The less you know about the old Cold War, the more you’ll be tempted to feel nostalgia—or shivers down your spine. One narrative glorifies the decadeslong conflict as a time of crystalline moral clarity—a Manichean struggle between good and evil, pursued with exemplary collective purpose and discipline. It ended in triumph with the collapse of communism: the disintegration first of the Soviet empire in Eastern Europe and then of the Soviet Union itself. Never mind that the East-West struggle played out very differently for many countries in Latin America, Africa, and Asia, where it was an era of proxy wars fueled by ruthless superpower competition.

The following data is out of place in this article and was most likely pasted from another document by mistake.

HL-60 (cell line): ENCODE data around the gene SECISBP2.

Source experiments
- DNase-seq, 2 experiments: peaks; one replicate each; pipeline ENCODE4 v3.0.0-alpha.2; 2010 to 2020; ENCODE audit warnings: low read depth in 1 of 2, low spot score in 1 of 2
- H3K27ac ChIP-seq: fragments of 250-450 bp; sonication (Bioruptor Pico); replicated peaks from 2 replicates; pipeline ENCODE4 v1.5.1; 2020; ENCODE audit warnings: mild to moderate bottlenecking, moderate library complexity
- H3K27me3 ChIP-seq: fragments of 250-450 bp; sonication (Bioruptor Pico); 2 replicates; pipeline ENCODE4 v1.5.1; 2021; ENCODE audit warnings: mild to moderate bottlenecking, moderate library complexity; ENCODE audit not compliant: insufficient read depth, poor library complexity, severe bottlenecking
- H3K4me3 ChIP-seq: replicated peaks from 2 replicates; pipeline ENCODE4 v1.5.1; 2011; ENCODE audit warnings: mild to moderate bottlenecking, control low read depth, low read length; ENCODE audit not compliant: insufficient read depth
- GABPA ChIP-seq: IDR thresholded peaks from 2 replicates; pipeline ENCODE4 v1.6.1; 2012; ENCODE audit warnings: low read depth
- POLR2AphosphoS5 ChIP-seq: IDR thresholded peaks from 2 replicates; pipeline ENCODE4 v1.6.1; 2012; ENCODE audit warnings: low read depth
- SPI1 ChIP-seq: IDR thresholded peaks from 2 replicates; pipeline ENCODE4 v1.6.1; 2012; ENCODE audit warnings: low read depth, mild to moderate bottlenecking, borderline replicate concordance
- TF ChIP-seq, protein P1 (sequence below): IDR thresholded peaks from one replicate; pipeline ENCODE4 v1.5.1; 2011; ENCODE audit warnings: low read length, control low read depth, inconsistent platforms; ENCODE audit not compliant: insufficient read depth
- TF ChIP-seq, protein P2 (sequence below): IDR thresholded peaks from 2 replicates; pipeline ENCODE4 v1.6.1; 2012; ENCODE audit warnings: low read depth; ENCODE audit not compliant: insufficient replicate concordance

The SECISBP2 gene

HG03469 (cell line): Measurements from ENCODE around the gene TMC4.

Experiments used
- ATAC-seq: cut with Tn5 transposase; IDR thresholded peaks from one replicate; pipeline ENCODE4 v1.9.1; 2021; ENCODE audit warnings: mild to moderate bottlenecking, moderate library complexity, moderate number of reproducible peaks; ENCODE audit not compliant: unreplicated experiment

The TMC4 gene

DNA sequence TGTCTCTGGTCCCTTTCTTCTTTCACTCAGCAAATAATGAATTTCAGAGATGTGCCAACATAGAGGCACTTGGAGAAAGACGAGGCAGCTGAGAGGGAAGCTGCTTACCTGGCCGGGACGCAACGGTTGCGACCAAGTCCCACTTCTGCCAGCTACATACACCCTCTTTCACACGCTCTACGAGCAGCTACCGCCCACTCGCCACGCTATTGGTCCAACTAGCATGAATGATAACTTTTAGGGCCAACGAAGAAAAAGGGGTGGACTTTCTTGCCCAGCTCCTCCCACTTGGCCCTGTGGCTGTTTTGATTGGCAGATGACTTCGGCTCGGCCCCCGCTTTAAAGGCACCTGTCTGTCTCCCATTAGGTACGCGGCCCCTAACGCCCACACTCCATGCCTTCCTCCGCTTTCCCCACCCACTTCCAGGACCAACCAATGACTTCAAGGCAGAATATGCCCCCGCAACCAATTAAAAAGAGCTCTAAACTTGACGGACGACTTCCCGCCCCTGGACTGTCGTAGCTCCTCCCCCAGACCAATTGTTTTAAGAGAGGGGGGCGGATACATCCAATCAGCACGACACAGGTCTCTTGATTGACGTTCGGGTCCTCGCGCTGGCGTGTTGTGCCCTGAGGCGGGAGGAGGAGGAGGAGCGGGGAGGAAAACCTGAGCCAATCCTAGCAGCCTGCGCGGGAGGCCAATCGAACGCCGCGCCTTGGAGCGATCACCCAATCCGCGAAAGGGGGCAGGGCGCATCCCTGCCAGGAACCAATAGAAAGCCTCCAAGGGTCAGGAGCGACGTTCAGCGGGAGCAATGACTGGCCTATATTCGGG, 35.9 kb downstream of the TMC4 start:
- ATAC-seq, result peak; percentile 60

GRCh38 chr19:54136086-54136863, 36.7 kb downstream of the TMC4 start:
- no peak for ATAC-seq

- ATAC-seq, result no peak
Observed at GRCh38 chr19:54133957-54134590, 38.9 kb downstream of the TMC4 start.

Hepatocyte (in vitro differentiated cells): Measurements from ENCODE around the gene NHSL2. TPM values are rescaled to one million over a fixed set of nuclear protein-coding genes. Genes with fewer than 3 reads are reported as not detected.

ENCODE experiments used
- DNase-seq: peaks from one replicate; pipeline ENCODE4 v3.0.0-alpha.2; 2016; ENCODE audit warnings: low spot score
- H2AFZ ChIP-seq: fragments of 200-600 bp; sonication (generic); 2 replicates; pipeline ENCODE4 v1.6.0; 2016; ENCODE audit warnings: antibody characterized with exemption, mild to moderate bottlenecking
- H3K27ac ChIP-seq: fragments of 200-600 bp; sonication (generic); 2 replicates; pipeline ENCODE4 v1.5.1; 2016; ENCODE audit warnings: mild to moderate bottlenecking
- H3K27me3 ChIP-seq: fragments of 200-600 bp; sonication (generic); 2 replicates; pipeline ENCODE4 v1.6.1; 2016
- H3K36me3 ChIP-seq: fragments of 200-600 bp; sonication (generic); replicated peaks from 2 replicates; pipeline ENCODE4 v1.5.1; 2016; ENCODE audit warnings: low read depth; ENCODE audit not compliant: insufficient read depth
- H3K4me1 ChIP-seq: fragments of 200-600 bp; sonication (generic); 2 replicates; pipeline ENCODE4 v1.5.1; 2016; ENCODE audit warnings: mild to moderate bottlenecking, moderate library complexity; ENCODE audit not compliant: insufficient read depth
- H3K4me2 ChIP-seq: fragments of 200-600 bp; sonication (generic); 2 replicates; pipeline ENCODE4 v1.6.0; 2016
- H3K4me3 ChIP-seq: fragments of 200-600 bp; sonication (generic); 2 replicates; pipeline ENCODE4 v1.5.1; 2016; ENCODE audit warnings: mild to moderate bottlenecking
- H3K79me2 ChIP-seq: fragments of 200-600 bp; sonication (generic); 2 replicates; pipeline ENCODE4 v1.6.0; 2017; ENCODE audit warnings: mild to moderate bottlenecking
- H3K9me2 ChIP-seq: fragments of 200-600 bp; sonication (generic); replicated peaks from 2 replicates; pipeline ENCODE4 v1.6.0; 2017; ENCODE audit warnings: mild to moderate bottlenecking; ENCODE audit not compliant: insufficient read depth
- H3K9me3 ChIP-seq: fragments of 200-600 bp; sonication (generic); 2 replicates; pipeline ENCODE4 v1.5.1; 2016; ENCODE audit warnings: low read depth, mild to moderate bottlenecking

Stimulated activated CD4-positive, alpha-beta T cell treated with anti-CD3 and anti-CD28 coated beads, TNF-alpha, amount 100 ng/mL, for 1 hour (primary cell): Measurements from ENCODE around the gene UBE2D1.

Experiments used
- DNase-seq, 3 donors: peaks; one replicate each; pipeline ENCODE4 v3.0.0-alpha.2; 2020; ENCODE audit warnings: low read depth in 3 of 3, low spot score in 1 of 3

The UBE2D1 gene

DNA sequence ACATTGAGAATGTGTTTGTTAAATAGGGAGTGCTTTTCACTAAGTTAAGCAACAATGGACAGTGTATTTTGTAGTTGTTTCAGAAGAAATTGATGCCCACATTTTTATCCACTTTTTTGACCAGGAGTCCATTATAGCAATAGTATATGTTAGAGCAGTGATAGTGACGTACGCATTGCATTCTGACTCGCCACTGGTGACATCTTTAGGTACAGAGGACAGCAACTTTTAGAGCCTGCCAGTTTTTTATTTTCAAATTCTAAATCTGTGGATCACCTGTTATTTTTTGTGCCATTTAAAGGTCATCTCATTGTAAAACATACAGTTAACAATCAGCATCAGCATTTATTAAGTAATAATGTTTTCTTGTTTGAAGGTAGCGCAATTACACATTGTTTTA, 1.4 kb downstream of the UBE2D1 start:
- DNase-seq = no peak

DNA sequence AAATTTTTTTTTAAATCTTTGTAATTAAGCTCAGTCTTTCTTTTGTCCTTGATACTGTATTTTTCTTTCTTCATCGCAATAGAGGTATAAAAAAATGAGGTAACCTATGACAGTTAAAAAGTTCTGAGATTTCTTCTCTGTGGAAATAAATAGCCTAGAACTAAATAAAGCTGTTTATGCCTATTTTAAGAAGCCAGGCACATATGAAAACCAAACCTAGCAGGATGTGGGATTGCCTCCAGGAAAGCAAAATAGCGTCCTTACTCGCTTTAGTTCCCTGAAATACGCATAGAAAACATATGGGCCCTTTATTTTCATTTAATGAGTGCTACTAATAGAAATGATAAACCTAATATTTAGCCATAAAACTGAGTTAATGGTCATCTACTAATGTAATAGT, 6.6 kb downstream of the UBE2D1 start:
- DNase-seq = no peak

Another all-too-simple narrative sees the Cold War as a barely avoided apocalypse. The terrifying era of nuclear brinkmanship was marked by near-disasters including the 1962 Cuban missile crisis and the 1983 Able Archer incident, where the Kremlin misinterpreted a NATO exercise of that name as preparations for a surprise attack. If the Cold War ended peacefully, this narrative goes, it was only by the skin of our teeth. Had we been just a tad less lucky, I wouldn’t be here to write this article, nor would you be here to read it.